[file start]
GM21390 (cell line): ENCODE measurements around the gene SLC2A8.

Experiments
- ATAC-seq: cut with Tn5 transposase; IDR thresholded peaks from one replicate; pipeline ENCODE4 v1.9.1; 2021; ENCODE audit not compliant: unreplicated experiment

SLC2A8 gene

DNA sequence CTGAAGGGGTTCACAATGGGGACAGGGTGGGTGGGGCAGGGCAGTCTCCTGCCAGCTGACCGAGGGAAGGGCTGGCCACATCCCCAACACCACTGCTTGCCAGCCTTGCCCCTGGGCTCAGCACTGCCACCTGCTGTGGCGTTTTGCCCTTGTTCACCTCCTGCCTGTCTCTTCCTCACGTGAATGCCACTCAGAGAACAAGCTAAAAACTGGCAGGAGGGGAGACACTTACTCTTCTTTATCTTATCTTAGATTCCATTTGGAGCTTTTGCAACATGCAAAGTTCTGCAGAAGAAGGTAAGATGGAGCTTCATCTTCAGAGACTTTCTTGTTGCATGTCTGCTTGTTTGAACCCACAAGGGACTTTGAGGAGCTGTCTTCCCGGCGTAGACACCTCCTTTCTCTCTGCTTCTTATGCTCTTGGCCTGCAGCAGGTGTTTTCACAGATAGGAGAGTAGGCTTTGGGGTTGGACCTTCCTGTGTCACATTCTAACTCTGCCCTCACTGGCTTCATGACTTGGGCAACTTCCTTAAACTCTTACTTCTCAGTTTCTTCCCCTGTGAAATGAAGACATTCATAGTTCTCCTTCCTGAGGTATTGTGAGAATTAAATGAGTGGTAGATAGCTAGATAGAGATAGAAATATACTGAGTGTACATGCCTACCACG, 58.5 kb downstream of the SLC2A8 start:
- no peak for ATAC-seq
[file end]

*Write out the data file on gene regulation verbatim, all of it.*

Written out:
GM21390 (cell line): ENCODE measurements around the gene SLC2A8.

Experiments
- ATAC-seq: cut with Tn5 transposase; IDR thresholded peaks from one replicate; pipeline ENCODE4 v1.9.1; 2021; ENCODE audit not compliant: unreplicated experiment

SLC2A8 gene

DNA sequence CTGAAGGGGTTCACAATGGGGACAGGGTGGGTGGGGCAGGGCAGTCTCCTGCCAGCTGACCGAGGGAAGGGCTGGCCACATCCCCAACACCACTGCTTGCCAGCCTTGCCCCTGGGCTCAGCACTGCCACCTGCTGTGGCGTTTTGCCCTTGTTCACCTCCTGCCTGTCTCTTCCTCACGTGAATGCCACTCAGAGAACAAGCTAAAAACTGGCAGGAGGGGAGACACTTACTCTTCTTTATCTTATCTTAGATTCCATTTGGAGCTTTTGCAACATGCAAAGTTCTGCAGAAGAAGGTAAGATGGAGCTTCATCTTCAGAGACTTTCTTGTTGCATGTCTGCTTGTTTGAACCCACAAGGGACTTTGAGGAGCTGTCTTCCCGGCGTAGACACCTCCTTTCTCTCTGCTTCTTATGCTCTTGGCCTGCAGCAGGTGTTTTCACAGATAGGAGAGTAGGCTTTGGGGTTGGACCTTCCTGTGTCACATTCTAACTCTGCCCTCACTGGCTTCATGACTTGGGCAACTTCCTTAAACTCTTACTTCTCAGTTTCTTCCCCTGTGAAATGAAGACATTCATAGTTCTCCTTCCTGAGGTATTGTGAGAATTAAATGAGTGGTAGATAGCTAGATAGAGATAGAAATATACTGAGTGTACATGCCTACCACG, 58.5 kb downstream of the SLC2A8 start:
- no peak for ATAC-seq